This week’s featured Tips N Chat Throwback post is from an Ed Sez column written by Ed York and published in the July-August 1981 issue of Tips N Chat. Remember to check back every Thursday for a new throwback post!
For some unexplained reason, owners of cleaning firms are reluctant to report or talk about accidents that happen to them. It may be the fear of liability, but I suspect it is the fear of being talked about by their peers. This is most unfortunate as nothing should stand in the way of cleaning up any problems that lead to unsafe conditions.
I can never forget the story told by a Colorado SCT member about how he entered the business. He inherited it from his father, who in trying to clean a customer’s oily rug, used a flammable solvent in his shampooer. Standing in the middle, he turned on his wet-dry to finish it off. Our member’s mother tells about hearing a loud noise and then seeing her husband running off the burning carpet – a human torch. How horrible.
But is it any worse than a few years ago when I sold 24 “sniffers” to carpet cleaners who used propane? When installed, it would set off a buzzer if the propane developed a leak in the lines or was left open. The problem was that “carbon monoxide” also set it off. SEVENTEEN of the buyers demanded their money back because their’s didn’t work properly. It kept buzzing after every job for at least 30 minutes, even if they didn’t use the propane. There was no way they would accept the fact that it was dangerous for their employees to ride in the van with this amount of “carbon monoxide”. Recently during the Cal/OSHA test, we could only find one van that didn’t have a lethal amount of carbon monoxide present after the unit had run five minutes. This cleaner placed a blower behind the driver which cleared the collected bad air.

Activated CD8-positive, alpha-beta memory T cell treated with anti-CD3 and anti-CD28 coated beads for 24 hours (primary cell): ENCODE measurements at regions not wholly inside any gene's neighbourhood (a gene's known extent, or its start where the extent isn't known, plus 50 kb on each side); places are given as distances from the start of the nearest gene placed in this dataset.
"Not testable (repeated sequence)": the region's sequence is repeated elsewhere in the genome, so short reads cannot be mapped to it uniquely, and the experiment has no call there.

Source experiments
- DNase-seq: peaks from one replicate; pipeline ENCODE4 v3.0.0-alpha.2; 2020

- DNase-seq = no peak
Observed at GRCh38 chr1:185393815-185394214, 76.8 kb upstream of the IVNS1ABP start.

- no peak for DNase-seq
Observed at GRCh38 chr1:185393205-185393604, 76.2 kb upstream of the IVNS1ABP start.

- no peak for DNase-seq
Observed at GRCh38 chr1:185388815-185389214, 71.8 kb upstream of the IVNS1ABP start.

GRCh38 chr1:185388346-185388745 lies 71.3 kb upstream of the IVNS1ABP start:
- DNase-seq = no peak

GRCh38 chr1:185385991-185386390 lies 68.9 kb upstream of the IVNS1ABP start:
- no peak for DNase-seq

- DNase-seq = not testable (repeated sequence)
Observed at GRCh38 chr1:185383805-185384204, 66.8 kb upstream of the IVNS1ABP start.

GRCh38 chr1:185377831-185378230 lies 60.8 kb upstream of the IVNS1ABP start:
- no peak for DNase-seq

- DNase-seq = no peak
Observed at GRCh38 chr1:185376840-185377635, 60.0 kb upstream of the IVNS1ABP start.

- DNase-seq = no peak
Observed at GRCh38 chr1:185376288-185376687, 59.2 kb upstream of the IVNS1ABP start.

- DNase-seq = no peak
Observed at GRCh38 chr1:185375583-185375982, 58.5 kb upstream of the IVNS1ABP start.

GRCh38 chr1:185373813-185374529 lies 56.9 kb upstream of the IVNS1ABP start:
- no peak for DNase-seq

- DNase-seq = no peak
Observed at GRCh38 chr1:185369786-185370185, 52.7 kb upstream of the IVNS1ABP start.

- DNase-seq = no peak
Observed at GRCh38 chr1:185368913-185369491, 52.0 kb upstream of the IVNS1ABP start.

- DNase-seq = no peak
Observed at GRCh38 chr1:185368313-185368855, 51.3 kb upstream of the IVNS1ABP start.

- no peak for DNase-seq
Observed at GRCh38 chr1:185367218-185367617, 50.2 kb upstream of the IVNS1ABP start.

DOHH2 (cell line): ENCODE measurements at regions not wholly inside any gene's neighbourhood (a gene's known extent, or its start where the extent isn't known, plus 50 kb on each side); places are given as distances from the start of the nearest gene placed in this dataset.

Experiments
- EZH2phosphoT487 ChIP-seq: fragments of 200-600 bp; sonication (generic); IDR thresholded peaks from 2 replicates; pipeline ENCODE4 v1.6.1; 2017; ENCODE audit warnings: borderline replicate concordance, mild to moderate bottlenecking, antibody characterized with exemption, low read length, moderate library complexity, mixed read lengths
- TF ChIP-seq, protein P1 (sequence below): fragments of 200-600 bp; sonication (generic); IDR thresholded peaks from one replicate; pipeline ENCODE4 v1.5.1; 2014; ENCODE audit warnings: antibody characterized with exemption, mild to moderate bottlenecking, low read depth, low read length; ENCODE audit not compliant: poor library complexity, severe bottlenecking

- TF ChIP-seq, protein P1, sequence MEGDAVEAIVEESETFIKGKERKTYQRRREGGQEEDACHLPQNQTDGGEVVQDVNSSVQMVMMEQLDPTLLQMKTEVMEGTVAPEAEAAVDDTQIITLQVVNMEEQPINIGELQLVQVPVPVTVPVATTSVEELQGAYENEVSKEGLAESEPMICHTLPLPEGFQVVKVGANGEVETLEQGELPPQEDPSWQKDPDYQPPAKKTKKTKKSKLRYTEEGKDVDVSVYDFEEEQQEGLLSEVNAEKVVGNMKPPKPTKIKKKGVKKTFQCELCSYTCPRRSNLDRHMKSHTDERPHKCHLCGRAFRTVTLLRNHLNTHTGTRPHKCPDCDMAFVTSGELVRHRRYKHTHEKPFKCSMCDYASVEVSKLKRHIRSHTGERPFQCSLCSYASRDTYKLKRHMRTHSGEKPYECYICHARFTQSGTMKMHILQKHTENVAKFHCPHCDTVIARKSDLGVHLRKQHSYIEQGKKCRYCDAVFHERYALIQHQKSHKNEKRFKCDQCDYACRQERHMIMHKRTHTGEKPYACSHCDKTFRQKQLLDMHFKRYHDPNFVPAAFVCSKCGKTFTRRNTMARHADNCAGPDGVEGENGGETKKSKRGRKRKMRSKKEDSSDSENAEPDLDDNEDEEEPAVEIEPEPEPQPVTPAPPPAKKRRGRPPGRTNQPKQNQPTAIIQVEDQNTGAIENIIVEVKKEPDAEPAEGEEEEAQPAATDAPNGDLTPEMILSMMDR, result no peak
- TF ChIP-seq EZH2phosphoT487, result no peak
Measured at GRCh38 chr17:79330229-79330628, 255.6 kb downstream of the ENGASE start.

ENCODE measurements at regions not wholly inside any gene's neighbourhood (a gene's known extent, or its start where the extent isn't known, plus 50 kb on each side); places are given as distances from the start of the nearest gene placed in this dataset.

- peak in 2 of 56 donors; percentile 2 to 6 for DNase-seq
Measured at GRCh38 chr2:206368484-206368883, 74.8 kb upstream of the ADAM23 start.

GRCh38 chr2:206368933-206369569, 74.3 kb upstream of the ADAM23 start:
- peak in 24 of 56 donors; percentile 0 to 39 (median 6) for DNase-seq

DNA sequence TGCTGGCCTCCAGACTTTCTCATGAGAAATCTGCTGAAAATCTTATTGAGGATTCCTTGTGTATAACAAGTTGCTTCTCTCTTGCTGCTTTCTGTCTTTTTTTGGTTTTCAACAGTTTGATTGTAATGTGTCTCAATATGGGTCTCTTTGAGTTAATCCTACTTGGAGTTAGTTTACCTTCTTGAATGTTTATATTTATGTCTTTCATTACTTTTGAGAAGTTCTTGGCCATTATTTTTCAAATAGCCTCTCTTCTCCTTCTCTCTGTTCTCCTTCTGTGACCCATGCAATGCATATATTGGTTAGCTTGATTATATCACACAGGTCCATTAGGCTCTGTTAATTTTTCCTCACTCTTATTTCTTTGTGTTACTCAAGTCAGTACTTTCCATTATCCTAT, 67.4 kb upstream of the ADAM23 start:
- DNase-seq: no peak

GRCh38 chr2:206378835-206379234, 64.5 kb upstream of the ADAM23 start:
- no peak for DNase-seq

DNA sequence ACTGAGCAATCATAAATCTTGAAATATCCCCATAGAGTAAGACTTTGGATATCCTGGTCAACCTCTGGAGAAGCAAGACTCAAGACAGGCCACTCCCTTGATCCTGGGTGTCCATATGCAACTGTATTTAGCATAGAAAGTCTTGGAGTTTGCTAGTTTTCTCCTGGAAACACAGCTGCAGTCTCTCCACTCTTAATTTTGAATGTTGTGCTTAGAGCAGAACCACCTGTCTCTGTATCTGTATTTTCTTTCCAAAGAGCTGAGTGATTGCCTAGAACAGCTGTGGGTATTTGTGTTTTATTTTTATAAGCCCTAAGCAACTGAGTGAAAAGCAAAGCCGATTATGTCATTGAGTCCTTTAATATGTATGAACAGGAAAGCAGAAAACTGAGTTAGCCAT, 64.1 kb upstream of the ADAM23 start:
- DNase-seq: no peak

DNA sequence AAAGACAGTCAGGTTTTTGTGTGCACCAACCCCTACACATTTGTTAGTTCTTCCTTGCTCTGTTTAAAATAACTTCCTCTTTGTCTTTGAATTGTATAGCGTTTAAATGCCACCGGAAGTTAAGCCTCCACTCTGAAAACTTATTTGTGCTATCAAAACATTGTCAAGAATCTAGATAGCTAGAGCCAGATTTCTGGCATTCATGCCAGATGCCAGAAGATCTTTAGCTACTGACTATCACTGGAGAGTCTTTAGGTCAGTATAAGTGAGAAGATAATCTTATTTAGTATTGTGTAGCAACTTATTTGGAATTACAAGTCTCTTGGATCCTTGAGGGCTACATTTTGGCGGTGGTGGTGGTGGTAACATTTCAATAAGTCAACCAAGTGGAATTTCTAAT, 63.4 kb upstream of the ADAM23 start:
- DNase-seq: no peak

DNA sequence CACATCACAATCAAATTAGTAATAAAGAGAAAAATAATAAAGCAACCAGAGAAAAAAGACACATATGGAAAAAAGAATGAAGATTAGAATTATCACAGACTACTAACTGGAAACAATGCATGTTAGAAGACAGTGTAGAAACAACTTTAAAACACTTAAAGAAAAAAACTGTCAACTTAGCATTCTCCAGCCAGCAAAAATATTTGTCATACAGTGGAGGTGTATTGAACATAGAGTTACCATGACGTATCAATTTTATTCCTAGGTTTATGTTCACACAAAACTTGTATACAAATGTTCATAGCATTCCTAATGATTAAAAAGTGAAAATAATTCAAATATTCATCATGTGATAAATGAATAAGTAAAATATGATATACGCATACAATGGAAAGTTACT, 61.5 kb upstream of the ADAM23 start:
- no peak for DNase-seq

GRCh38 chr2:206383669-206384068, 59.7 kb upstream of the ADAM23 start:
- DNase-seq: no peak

This occurred several months ago and I have yet to hear of one person adding this safety feature to their van. It does not require an expensive blower. Pep Boys has a caged fan with brackets for sale at $18.75, that could be hung from the roof of the van, and blow the fumes out the open door while the equipment is working. It is hard to believe a firm will pay from $15,000 to $20,000 for carbon monoxide-producing equipment, and not an additional $18.75 to protect their operators, or themselves. Forgetting the physical liability and only considering the possible financial liability is enough to scare me into action.
Now I hear by the grapevine of another truck explosion. I have to consider it as non-confirmed because the principal won’t answer my calls, and others say they would rather not be quoted. According to hear-say, this cleaner had a propane powered truck mount unit in the back of a fiberglass body that replaced the pickup bed. Rather than have the propane tank on the outside, it was attached to the inside wall. Evidently, the bottle came loose and fell over. This ruptured the copper line, which allowed the fumes to reach the water heater’s pilot light. One source says that flames went 80 feet into the air. Evidently, the cab of the pickup saved the operator from being a fatality, but what if it had been in a van? Not only are there lots of carpet cleaners driving around with a liquid petroleum tank inside their van, but many of them leave the manufacturer or installer’s place of business with this temporary connection that becomes permanent.
Let me ask you carpet cleaners this question. “Why do you think safety is for the other guy? Wives, please tell me why your husbands insist upon taking chances? Children, why does your daddy tell you it’s not safe to play with matches or loaded guns? I don’t care what state you live in, there are ample places where you can have your van checked FREE of charge without worrying about getting a fine. If you know it’s safe, then why be scared to have it checked?
If you own the company, then it’s up to you. It’s your choice whether you want to work in a van or a coffin.
~ Ed York (1981)
Below is the original article.